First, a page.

His current major projects include a film on the history of African-American theatre titled "It'll Be Me." The title comes from a Langston Hughes poem. Lacy envisioned the theatre series as "Free to Dance" began to receive acclaim and explored a similar series on theatre.

A second project is a documentary on the life and work of American writer Theodore Dreiser, titled "Gates of the Walled City." In January, Lacy was finishing interviews with the 91-year-old author of a memoir about her romantic relationship with Dreiser. She was a 17-year-old when she met Dreiser, who was in his 40s. Lacy notes that the project "has the best Dreiser scholars, is being filmed in high definition, and it will be stunningly beautiful."

Both the Dreiser project and the theatre series are supported by the National Endowment for the Humanities.

Lacy also is collaborating with Sheila Walker, anthropologist and noted author on the African Diaspora, to produce a five- to six-hour series on "Scattered Africa." The series will examine "where Africa is all over the Americas."

While at KU, Lacy is relying on his production colleagues to keep the film projects moving forward. "I don't do anything by myself," Lacy notes, pointing out that collaboration is essential in film production.

Lacy says he regards the opportunity to teach filmmaking at KU this semester as "a way to round out my career in fine fashion." His career includes experience in broadcasting, ghost writing, and independent film development and production. Although he knew even in college that he wanted to make films, Lacy has been making films only since 1989.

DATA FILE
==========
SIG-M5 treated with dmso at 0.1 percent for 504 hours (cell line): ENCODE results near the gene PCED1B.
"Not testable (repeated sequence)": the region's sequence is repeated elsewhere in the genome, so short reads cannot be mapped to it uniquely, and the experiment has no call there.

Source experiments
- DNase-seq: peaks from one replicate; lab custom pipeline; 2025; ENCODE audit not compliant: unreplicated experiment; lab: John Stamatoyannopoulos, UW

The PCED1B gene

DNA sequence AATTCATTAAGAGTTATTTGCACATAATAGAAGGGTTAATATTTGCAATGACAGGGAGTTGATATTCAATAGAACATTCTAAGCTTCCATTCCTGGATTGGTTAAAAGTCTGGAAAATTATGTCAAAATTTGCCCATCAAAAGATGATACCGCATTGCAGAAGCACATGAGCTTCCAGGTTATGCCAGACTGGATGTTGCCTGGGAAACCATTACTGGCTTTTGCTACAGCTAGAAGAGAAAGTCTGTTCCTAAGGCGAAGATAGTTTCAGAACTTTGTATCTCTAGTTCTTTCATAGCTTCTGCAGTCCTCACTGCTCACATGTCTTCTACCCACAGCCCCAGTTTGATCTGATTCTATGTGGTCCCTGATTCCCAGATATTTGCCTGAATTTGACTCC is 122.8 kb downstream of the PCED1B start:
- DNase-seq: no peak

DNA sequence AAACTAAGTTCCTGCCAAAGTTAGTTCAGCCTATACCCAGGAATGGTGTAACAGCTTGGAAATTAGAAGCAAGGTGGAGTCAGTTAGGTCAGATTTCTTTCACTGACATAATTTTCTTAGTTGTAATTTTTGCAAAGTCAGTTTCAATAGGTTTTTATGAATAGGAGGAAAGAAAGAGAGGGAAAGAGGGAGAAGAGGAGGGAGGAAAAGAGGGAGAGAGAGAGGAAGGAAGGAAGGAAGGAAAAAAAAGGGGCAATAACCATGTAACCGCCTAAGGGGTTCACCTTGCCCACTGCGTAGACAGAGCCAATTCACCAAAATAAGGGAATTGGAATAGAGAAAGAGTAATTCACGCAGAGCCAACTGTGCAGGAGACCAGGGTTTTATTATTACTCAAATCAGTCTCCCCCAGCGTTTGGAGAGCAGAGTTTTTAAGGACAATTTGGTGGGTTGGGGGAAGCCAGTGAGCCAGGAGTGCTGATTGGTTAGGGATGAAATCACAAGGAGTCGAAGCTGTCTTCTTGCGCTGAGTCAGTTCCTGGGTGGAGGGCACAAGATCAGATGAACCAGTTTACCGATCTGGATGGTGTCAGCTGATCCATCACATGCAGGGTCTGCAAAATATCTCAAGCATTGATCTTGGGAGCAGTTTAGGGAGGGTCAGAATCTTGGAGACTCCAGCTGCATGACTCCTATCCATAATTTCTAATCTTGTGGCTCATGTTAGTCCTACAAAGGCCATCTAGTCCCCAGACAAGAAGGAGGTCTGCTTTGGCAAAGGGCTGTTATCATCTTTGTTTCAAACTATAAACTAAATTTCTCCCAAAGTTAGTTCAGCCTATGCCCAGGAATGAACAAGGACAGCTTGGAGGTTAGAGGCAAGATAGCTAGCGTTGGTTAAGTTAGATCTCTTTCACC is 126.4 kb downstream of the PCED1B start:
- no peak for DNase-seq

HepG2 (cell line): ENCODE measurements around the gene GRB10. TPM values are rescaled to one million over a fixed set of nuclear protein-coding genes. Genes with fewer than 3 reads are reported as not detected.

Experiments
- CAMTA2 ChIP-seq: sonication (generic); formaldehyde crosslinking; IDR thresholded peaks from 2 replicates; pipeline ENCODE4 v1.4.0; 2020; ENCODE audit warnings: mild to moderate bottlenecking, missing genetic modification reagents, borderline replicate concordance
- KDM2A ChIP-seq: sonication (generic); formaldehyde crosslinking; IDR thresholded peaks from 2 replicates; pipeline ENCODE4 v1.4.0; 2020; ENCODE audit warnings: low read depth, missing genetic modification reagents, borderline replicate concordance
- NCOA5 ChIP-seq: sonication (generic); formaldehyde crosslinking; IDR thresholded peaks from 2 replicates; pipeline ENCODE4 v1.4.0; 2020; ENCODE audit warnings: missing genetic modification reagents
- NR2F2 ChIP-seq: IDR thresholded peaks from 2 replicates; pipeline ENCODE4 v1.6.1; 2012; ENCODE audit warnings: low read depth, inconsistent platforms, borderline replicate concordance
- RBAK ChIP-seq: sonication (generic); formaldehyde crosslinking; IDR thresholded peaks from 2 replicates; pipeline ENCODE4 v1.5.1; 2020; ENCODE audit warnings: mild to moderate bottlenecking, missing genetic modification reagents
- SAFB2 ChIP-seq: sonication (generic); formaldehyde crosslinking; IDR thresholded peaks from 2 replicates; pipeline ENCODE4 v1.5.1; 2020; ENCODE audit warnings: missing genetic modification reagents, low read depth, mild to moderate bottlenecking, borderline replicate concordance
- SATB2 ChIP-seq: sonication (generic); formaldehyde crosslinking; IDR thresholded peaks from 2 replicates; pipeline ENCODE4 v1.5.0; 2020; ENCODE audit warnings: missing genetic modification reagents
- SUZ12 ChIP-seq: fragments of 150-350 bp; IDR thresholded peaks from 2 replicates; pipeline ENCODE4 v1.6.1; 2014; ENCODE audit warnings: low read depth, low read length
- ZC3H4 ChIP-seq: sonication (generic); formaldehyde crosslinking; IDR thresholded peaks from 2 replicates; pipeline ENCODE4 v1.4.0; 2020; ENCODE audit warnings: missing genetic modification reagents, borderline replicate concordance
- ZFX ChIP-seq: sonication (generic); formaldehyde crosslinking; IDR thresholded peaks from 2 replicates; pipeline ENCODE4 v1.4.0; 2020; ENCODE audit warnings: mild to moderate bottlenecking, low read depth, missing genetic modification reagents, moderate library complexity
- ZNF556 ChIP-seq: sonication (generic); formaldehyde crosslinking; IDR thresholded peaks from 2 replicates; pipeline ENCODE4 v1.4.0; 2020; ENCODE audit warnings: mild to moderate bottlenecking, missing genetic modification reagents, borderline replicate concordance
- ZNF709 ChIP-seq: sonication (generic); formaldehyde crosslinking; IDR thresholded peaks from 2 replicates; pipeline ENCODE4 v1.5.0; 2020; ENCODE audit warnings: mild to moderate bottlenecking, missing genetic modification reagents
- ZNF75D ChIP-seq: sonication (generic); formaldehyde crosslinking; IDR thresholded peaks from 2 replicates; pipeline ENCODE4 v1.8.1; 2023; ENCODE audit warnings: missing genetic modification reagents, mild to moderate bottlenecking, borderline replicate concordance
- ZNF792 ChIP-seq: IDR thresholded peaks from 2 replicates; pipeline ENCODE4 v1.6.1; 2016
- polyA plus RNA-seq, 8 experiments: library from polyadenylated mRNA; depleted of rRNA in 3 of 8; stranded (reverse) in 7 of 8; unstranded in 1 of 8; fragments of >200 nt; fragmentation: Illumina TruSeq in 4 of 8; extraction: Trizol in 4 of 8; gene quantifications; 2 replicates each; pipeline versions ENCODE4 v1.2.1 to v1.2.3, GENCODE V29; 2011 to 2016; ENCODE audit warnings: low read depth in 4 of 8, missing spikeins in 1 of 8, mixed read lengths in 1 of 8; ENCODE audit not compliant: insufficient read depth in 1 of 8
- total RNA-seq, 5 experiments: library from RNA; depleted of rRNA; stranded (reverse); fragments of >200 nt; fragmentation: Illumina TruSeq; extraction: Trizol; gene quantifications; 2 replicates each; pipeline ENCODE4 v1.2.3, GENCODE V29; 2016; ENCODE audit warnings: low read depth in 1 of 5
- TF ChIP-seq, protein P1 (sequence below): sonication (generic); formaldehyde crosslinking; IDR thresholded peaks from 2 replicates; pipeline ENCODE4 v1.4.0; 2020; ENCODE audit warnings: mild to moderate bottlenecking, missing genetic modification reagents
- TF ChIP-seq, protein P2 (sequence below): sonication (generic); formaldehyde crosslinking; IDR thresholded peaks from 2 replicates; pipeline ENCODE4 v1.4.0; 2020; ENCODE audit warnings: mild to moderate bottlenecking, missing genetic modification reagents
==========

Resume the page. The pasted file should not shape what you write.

As a graduate in communications at Washington State University in the late 1960s, Lacy found few film jobs open to minorities. He put his filmmaking ambition on hold and went to work for PBS. Lacy worked through the ranks to become an executive producer at WGBH in Boston. Along the way, he met Henry Hampton, who later asked Lacy to help write a proposal for the first series of "Eyes on the Prize." Lacy says that although some of his colleagues find writing an impossible chore, he always has enjoyed it, and he accepted Hampton's offer.